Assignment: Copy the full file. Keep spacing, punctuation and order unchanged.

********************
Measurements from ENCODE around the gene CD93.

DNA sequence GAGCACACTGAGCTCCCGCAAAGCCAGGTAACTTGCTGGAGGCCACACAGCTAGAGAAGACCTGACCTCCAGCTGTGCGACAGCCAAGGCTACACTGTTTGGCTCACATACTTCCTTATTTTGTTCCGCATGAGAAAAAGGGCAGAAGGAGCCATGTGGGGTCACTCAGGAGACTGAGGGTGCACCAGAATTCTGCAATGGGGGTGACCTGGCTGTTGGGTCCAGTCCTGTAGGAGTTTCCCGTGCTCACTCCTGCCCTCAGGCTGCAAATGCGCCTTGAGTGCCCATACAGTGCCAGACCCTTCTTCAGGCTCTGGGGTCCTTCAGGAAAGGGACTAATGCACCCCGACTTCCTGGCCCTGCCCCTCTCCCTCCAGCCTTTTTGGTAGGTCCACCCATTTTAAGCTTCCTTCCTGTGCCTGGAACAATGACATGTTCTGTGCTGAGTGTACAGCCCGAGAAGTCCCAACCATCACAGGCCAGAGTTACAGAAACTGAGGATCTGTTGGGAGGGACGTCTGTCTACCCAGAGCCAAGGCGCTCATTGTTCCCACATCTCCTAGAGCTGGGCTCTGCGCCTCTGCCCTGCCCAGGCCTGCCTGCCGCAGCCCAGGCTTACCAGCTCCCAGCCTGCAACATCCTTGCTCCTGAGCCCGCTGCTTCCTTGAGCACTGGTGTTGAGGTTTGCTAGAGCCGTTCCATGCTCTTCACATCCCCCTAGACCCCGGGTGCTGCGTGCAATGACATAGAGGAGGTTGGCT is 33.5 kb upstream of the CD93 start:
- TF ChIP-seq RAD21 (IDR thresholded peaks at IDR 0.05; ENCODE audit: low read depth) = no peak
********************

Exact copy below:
Measurements from ENCODE around the gene CD93.

DNA sequence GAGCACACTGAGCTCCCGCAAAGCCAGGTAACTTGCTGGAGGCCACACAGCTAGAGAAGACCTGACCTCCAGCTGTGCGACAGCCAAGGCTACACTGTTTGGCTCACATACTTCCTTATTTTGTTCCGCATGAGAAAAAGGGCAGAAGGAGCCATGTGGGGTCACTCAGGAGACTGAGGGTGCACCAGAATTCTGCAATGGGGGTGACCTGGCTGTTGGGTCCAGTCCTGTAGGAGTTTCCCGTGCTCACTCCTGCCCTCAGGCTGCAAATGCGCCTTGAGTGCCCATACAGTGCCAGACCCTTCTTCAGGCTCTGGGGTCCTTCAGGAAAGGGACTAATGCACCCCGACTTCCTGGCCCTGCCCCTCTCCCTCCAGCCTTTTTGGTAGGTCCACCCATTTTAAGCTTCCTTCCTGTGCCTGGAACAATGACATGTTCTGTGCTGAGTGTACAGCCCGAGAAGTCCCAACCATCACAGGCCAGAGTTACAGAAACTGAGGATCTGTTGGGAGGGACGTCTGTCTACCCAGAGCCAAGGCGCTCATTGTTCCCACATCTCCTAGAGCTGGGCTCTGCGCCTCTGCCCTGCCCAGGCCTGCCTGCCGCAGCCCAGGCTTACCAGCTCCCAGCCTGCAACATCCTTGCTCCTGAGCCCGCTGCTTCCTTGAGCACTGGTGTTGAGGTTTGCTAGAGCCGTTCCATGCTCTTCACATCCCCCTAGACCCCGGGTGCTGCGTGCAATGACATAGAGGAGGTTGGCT is 33.5 kb upstream of the CD93 start:
- TF ChIP-seq RAD21 (IDR thresholded peaks at IDR 0.05; ENCODE audit: low read depth) = no peak